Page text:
As well, those seemingly-action-based animations or hover or transformations may be entirely presentational, so it makes sense to put them in CSS.

When you get right down to it, the question is one of intent: Why is this element doing that thing? “Because it looks pretty.” Or, more realistically, “Because it fulfills a design requirement.”

So how much can we cross the streams? As designers and developers, it really isn’t up to us. Use class changes in your JavaScript to change the styles of elements, and use :hover if it fulfills an objective, but there’s little else to keep in mind. For the working groups, though, it’s an entirely different question.

Really, it comes back to the question of needs and uses. Canvas is a prime example; it’s only a big graphic, which makes it presentational, but it’ll likely hold valuable content, so it’s a main part of your page, but it’s implemented entirely with JavaScript.
And you can do so much with it.


We should be very careful when adding new mixes to the specification, but there’s no reason to ban that outright. Meanwhile, developers need only keep mindful of their reasons for implementing things the way they are.

Steam Punk

Friday, May 14th, 2010

I can’t remember the first time I saw some sort of steam-punk accessory, but I fell in love instantly. There’s something about naked metal adorning stripped-down mechanics that pulls at my geek nature.

There’s one glaring problem, though; I couldn’t find any examples where steam-punk was anything but pure fashion, without any function to speak of.

Show me the Light

Last month, while visiting the uncle of a friend, I tried playing his cello. While acquainting myself with it, I noticed that the strings weren’t tuned by turning pegs directly attached to the bit the string was wrapped around; rather, a cog was in its place, and a sort of thick-threaded screw coming from behind turned the cog to tune the string.

Finally, he could keep the thing in tune, and I found a beautiful example of working steam-punk.


Since then, I’ve been looking around and examining some issues:

  • There are usually better ways : With today’s technology, we very rarely have the chance to use victorian engineering effectively. Steam is out of the question, with electricity virtually everywhere, and mechanical sytems are being replaced by solid-state technologies.
  • Different Aesthetics : Modern-day design tends to reduce everything to its simplest components, which really doesn’t help those big clunky steam-punk attributes.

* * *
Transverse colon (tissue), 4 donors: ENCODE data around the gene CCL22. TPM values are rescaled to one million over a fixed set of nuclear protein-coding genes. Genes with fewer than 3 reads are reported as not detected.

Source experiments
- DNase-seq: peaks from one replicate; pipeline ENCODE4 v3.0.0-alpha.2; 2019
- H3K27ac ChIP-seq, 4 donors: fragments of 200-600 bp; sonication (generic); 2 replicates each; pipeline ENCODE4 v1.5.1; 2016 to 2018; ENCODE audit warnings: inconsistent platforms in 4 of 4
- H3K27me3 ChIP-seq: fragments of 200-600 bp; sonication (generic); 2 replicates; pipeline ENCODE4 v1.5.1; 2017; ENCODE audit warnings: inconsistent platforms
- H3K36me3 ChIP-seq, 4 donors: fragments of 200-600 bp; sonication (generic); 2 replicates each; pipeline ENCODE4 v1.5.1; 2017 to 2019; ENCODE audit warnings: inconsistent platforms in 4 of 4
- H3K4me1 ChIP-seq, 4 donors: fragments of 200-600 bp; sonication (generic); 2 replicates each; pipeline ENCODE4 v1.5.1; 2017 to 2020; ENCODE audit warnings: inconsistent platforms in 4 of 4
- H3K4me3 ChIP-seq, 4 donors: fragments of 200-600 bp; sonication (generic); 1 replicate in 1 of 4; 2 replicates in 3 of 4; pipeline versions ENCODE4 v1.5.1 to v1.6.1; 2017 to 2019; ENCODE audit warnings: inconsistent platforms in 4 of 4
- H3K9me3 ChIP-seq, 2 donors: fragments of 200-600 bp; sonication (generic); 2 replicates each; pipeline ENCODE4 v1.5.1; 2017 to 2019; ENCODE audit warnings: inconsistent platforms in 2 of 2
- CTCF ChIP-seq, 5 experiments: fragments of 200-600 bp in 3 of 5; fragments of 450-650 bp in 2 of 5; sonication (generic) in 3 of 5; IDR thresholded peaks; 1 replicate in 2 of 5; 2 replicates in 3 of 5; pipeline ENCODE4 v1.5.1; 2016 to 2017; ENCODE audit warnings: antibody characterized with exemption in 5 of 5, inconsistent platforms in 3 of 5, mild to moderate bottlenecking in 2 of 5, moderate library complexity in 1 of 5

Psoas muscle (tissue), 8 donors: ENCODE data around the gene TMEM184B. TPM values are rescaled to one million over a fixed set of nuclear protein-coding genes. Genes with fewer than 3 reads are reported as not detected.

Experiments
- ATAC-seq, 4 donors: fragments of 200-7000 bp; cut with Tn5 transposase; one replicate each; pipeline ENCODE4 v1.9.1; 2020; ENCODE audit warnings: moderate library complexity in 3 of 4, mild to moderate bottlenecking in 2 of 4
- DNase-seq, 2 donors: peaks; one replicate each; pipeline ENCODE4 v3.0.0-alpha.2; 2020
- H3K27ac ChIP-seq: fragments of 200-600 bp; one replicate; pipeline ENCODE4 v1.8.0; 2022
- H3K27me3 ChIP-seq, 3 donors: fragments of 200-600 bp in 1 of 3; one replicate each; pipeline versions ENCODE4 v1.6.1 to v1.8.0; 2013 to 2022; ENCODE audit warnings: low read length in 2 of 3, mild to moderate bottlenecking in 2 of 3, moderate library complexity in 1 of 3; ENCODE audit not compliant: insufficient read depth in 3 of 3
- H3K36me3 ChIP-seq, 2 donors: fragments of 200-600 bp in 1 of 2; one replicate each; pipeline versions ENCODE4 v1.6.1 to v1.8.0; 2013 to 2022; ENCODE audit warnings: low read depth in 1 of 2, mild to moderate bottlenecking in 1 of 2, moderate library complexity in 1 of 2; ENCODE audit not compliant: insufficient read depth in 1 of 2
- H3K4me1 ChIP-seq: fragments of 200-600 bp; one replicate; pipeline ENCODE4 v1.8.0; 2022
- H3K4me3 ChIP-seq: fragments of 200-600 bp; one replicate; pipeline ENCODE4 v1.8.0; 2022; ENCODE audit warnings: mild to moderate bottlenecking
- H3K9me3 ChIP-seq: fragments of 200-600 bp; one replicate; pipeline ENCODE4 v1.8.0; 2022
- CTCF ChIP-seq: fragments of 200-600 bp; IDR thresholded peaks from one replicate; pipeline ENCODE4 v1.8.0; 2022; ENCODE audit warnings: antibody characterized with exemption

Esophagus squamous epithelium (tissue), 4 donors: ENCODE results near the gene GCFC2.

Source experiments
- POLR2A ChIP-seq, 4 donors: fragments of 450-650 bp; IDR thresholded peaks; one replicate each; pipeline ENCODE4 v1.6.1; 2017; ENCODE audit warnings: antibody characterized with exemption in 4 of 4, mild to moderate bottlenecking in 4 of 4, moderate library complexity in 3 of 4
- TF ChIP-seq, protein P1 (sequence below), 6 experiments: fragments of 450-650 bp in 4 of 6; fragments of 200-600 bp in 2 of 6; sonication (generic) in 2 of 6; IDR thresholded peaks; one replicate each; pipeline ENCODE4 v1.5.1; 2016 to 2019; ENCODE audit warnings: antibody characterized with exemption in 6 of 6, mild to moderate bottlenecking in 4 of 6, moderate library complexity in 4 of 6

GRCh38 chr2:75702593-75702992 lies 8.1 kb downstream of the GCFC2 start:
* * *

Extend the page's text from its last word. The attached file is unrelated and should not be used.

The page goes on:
• Everything is Manufactured : In today’s world, everything comes ready-built. You can sometimes move a couple parts, but overall the only thing you can do is re-case it. It seems kind of backwards to rip something apart and rebuild it differently if the new build isn’t actually better.

Marriage of Mechanic and Electric

The obvious question, then, is “What can we do to keep the charm of the mechanical while using electricity?”

  • Think Outside the Circuitbox : The most obvious use for steam-punk is in things that require engineering and mechanics. The clock on your wall, your cabinets, your doors, and all manner of appliances have a multitude of mechanical bits.
  • Jewelery : Try not to. Dangling cogs from your ears or wearing vacuum-tube necklaces can be gaudy and rarely works well. Gears are supposed to make things move, so use them for that purpose if you use them in ornamentation.
  • Strip it Down : Forget mechanics for a while. Half the beauty of steam-punk is the display. Strip off as much of the casing as you can; perhaps bolt the pieces together if they fall apart without the case. Never again will your toast get stuck in the toaster.
  • Always look for Opportunites : Keep an eye out for anything which could be solved using gears or widgets. Keep in mind that a solid engineering mind is needed to get everything working as intended.
  • Other Victorian Fashions : Engineering wasn’t all the Victorians were good for! Some of the patents from that era are stupendous: couches and beds and desks, all in one, and combinations of all sorts of household furniture into compact, transformable pieces. As they say, convergence technologies are coming strong!

New Possibilities

So I’m optimistic for the future. I think I’ll find a great number of things that could be made steam-punk, and I’ll eventually find myself with a full complement.